Billions of dollars worth of fresh produce and pharmaceuticals cross the Mexican border each year to enter the U.S., and billions more in poultry and meat gets shipped south. Virtually all that trade moves over-the-road in refrigerated trucks, but some companies would like to change that.
CG Railway, the 10-year-old cross-Gulf rail-ferry subsidiary of International Shipholding, operates two double-decked rail-ferry vessels customized to carry railcars between Mobile, Ala., and Coatzacoalcos, Mexico. The weekly service sails 900 miles between the two ports, compared with a highway routing of 1,400 miles.
With 2011 volume that grew 20 percent year-over-year to 18,000 railcars, CG Railway is exploring opportunities to expand its Mexican trade. It plans to build a refrigerated warehouse by year-end in the Port of Coatzacoalcos, on Mexico’s Gulf Coast 200 miles south of Veracruz, so it can begin to carry refrigerated railcars hauling U.S. frozen meat and chicken exports from Alabama to Mexico and transport Mexican produce on the northbound backhaul.
Other groups are exploring the use of specialized refrigerated breakbulk vessels to cut transportation costs in each direction.
Officials from the Port of New Bedford, Mass., and the Port of Tuxpan, in Veracruz near Mexico City, recently signed a sister port agreement.
New Bedford Mayor Jon F. Mitchell called the move the beginning of a public-private partnership that would position New Bedford’s port as a significant import-export hub.
Port officials said New Bedford’s existing cold storage facilities, which serve the seafood industry, make the port a viable location as a distribution hub for fresh produce.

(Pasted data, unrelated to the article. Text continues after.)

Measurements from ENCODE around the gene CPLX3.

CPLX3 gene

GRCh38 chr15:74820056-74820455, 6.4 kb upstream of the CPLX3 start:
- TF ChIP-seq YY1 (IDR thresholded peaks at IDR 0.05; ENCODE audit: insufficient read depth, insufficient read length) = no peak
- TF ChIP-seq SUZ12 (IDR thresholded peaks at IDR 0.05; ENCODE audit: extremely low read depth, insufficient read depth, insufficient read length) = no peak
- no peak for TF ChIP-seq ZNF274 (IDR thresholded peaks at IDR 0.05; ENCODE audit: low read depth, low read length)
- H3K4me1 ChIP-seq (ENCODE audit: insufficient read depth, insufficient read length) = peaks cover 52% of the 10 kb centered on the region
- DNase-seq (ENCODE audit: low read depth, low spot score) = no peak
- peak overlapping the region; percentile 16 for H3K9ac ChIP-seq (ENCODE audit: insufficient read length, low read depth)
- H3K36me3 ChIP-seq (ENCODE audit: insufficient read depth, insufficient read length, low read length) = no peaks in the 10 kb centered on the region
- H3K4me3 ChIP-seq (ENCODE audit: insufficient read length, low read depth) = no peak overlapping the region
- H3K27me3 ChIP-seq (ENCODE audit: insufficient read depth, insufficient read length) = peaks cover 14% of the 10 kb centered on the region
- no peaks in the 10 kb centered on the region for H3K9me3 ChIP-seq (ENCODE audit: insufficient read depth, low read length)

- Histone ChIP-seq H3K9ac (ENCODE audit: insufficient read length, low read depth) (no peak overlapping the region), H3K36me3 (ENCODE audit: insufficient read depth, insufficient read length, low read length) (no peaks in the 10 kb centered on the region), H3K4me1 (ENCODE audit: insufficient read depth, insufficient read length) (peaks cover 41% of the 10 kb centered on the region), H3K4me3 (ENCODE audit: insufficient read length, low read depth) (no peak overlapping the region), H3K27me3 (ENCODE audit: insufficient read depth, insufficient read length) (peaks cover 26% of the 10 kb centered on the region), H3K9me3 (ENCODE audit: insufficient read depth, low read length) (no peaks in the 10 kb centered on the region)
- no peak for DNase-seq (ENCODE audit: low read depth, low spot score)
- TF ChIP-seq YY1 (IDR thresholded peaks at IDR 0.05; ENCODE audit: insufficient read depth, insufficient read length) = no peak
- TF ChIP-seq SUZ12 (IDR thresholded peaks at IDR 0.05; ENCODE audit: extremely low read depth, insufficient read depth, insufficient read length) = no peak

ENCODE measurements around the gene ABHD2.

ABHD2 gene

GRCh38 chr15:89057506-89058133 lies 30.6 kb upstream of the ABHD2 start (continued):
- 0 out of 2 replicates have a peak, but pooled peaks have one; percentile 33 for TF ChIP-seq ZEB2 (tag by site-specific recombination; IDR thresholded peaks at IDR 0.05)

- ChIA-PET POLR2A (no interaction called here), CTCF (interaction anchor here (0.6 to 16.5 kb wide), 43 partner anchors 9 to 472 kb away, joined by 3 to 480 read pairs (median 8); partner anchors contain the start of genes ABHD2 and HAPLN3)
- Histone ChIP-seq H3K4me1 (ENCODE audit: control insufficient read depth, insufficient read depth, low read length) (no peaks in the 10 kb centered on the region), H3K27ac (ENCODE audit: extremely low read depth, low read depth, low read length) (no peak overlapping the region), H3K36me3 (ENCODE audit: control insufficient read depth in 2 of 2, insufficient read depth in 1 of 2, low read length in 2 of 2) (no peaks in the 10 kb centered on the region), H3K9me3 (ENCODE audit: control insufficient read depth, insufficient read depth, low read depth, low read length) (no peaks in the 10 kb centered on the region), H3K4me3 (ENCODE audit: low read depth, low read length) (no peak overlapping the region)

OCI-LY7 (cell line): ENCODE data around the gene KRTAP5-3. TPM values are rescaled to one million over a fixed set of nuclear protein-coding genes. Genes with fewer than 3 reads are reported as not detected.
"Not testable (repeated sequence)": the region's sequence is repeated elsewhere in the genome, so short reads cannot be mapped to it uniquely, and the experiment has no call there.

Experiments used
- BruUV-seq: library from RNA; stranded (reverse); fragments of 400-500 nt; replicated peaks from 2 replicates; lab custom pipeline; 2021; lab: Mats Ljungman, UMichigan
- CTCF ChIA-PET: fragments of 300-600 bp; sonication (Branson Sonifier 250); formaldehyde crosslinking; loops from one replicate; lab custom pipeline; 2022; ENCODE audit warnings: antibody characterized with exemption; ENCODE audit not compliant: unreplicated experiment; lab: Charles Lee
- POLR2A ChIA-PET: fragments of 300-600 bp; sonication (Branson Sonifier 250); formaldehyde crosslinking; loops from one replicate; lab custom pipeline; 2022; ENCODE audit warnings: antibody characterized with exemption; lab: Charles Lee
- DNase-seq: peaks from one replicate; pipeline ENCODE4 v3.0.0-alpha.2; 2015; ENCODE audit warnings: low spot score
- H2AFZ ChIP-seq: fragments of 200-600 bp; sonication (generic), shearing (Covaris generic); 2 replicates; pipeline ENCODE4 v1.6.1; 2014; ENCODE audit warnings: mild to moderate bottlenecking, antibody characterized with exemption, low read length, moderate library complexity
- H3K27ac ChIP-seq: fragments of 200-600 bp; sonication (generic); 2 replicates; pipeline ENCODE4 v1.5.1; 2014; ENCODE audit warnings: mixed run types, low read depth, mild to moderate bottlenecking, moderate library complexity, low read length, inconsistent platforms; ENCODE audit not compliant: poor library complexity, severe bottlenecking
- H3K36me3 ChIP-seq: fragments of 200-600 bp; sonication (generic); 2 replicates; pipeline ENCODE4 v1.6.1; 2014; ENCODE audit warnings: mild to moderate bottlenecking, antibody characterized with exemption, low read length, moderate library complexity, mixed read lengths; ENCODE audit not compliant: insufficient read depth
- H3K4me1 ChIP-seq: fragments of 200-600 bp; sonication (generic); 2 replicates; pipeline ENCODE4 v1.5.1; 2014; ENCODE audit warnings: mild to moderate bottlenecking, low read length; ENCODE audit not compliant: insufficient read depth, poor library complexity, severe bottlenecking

The private side of the public-private partnership talks includes a cold storage company in Tuxpan; Mid-Florida Freezers in Cape Canaveral; and Maritime International, a New Bedford company that operates a marine terminal, stevedoring, logistics services and a refrigerated warehouse.
Rising fuel prices also make the proposal more attractive, according to Pierre Bernier, Maritime International’s stevedoring manager. “It’s expensive to truck produce from Mexico to New York and Boston and Canada,” he said. “We’re trying to change the venue of how fresh produce is transported.”
Current savings would amount to the equivalent of $1,500 per truck shipment, Bernier said. “If we are going to compete and change how the shippers do this, we will have to have an attractive freight rate,” he said.
Southbound shipments could include apples, potatoes, seafood, frozen juice and some dry cargoes.
At least one other group of investors is considering a similar service between Florida and Mexico, but it’s unclear when or if the services would begin.
In the western half of North America, trucking companies reportedly are looking at intermodal reefer shipments across the border as rail service in Mexico becomes increasingly dependable.
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